Bryostatins comprise a family of marine natural macrocyclic polyketides which are able to occupy the DAG binding motive of PKC (Pettit et al. 1982). Bryostatin-1 was shown to affect behavior and cognition in rats (Sun and Alkon 2005). In an AD mouse, Bryostatin-1 significantly increased the amount of sαAPP and reduced Aβ peptide levels (Etcheberrigaray et al. 2004). The beneficial effect of Bryostatin-1 in AD mice was attributed to PKCε activation (Hongpaisan et al. 2011). PKCε belongs to the class of novel PKCs which are Ca2+-independent but require DAG or Bryostatin for translocation to the cell membrane.
Bryostatin-1 is currently being tested in various clinical cancer studies, and a clinical trial for AD is in preparation (http://clinicaltrials.gov). Following intravenous infusion, a low concentration of Bryostatin-1 passes the BBB (Zhang et al. 1996). For the treatment of AD, the availability of this α-secretase activator in the brain should be improved.
Activation of α-secretase by blockade of cholesterol biosynthesis
Biochemical and epidemiological studies reveal a link between cholesterol levels, Aβ production, and the development of AD. In several clinical studies, increased cholesterol levels were found in the blood of AD patients (Lehtonen and Luutonen 1986; Czech et al. 1994; Jarvik et al. 1995). Based on the relationship between cholesterol and AD, it was hypothesized that cholesterol-lowering drugs such as HMG-CoA reductase inhibitors have therapeutic potential in the prevention and treatment of AD.
Statin treatment activates α-secretase-mediated APP cleavage and reduces Aβ peptide levels (Fassbender et al. 2001; Kojro et al. 2001). In animal studies, it was shown that a cholesterol-rich diet accelerates Aβ deposition in the brain and the opposite effect was observed following treatment with cholesterol-lowering drugs (Refolo et al. 2000; Sparks et al. 2000; Fassbender et al. 2001). Statins influence both, cholesterol biosynthesis and protein isoprenylation. Recently, it was demonstrated that specific blockade of cholesterol synthesis by a squalene synthase inhibitor is sufficient for α-secretase activation (Kojro et al. 2010). The effect of cholesterol depletion on activation of α-secretase-mediated APP processing can mechanistically be explained by increased membrane fluidity and impaired internalization of APP (Kojro et al. 2001). In accordance with this, it was shown that increasing membrane fluidity by unsaturated free fatty acids increases ADAM-mediated substrate cleavage but does not activate ADAM enzymatic activity directly (Reiss et al. 2011). Thus, the higher rate of substrate cleavage appears to be caused by a more frequent colocalization of membrane-bound proteinase and substrate.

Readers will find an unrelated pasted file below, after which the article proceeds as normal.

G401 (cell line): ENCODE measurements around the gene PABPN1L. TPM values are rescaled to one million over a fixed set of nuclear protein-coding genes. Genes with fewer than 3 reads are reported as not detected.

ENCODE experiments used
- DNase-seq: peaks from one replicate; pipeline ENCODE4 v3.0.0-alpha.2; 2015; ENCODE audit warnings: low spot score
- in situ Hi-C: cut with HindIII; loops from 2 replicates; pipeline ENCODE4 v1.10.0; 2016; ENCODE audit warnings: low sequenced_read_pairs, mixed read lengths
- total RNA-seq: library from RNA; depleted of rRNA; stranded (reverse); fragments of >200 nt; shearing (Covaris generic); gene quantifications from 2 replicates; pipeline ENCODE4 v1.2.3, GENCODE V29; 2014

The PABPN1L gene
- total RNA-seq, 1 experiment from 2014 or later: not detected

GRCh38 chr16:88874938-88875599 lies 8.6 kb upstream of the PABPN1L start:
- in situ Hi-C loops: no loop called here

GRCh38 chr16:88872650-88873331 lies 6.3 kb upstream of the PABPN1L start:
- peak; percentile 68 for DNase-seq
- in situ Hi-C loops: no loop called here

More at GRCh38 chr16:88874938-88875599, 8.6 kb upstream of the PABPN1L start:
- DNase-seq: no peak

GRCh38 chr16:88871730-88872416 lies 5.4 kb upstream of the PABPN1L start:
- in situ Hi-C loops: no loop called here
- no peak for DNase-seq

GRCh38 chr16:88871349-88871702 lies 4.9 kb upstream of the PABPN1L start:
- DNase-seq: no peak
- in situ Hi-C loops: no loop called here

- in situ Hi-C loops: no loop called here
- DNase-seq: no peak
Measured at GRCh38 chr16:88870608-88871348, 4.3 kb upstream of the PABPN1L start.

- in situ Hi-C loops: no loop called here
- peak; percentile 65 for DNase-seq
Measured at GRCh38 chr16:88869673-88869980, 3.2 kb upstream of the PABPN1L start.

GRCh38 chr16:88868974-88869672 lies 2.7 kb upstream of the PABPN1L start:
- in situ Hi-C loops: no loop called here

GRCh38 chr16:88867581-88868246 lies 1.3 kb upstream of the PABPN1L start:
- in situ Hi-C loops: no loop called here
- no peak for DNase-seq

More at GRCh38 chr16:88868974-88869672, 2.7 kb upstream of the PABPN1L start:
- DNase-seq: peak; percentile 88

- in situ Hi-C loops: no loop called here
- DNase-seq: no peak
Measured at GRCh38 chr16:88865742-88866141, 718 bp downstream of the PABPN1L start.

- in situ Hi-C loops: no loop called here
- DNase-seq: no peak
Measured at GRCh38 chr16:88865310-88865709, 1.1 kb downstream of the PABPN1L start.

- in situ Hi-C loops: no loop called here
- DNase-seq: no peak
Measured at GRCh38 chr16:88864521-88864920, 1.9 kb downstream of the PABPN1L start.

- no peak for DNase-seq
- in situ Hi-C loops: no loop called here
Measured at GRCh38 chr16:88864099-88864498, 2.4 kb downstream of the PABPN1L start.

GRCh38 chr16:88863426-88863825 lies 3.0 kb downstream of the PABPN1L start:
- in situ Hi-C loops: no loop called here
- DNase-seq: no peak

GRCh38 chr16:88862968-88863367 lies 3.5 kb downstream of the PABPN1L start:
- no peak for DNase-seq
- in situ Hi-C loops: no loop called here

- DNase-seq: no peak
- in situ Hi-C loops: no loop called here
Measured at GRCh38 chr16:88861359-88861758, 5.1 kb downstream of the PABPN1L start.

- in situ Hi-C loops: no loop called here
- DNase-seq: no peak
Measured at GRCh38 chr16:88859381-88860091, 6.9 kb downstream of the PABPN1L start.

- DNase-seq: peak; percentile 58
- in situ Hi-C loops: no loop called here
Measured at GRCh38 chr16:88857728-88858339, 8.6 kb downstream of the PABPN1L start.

Activation of APP α-secretase cleavage by blockade of cholesterol synthesis requires a strong reduction of the cellular cholesterol level. The statin concentrations used for reduction of high blood cholesterol in humans do not modify the brain cholesterol content and therefore, most likely, do not modulate APP processing in the brain. Amyloidogenic, as well as non-amyloidogenic APP processing is by far not restricted to the brain and occurs throughout the body. Therefore, Aβ is also present in blood. In aged monkeys, blood-derived Aβ was found in brain AD lesions, indicating that circulating Aβ crosses the BBB (Mackic et al. 2002) via RAGE (Deane et al. 2003). Reduction of Aβ production in the blood by activation of α-secretase via reduction of cholesterol is likely sufficient for treating AD.
According to the amyloid hypothesis, increased amounts of Aβ peptides contribute to the development of AD (Hardy and Selkoe 2002). Aβ peptides are generated in the amyloidogenic pathway of APP processing by sequential proteolysis by β- and γ-secretases. In the alternative non-amyloidogenic APP processing pathway, α-secretase cleaves within the Aβ peptide-region and prevents generation of Aβ. Increasing the α-secretase-mediated processing of APP is therefore a therapeutic option for the treatment of AD. Non-amyloidogenic APP processing is inducible by activation of various cell surface-located receptors including GPCRs, RTKs and ion channels. Receptor-induced PKC, mitogen-activated protein kinases, PI3 kinase and calcium signaling have been shown to contribute to α-secretase activation. Since various substrates have been assigned to α-secretase-like cleavage events, putative side-effects of α-secretase activators should be considered. Activation of α-secretase cleavage should ideally occur in brain areas affected in AD. This is possibly achievable by targeting of locally expressed receptors such as the 5-HT6 or PAC1 receptor.
I thank Drs Elzbieta Kojro and Gerald Gimpl for critically reading and commenting on the manuscript.
Conflict of interest
The author declares no conflict of interests.